Cook Something. Enjoying your indoor time is crucial. If it’s gross out and all you’re doing is restlessly pacing around the apartment with nothing to do, or splaying yourself on the couch in front of a Shahs of Sunset marathon, these months are going to feel interminable. The easiest kinds of projects involve cooking. This can range from the simple–buying cocoa powder and milk and making hot cocoa from scratch–to the more advanced–a homemade bolognese left to simmer for 3 hours. Bonus points if the recipes, like the ones mentioned, are seasonal. Also, though it may sound stodgy, tea time at around 4 p.m. is a great way to add structure to a lazy day. Have nice teas on hand and maybe some of these and use your fanciest cup and saucer.
Plan Events. Lots of Them. Once the excitement of the holidays has worn off, it’s important to plan get-togethers with loved ones, if only for the very obvious reason of having something to look forward to during these dreary months. Many people are in town, which usually means less scrambling for a date that’ll work for everyone. Oscar viewing party, potluck dinner, whatever, just get in on the calendar. People need motivation to go out in winter, especially after a long workday. Plan in advance so last-minute dinner plans don’t dwindle to just you due to collective lethargy.
Museums Are Your Best Friend. For two reasons. One, there is a coat check, which is absolutely worth the few bucks to feel comfortable and unburdened. Two, there is probably a restaurant, which means you don’t have to travel from place to place when the weather sucks. Make a day of it–lunch or dinner and an exhibit. You’ll feel accomplished without having to traipse all over the city. One of my husband’s and my favorite activities is brunch at Neue Galerie’s Café Sabarsky, a wood-clad Viennese cafe that serves delectable cold-weather-friendly food like goulash as well as exquisite desserts, followed by a visit to whatever special exhibit is currently on display.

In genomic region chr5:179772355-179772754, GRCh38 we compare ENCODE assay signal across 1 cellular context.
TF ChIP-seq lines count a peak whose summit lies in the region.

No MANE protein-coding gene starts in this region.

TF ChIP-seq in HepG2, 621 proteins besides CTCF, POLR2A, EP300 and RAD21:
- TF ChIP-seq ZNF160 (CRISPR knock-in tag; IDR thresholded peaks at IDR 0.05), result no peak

Escape to a Warm Climate. If you’ve got the funds, that is. This one’s pretty self explanatory. Alternatively, you can venture to a local spot where you can wear your bathing suit. This usually means a bathhouse of some kind. Now, you can go the fancy bathhouse route with Aire Ancient Baths, a beautiful (and expensive) indoor Roman-esque spa in Tribeca, with a salt water pool, cold plunge pools and a peppermint and eucalyptus-infused steam room among its attractions. Alternatively, you can try a schlepppier Russian-style bathhouse, of which there are a few in the city. The Russian & Turkish Baths in the East Village are popular as is the Wall Street Bath & Spa. I had a great experience at Korean spa King Spa Fitness in New Jersey and heard raves about Spa Castle in Queens..
One of my favorite days of 2013 was a sunny, snow-covered Saturday in the city. My husband and I had a quick, hearty breakfast, bundled up and went to Prospect Park to traipse around in the snow, shopped for and made a fancy lunch of open-faced smoked salmon sandwiches with soft boiled eggs, took naps, made hot cocoa from scratch, read in the living room, then went to a local ramen place for dinner. We utilized four out of the seven tips. So yes, these really do work! Check out the documentation below.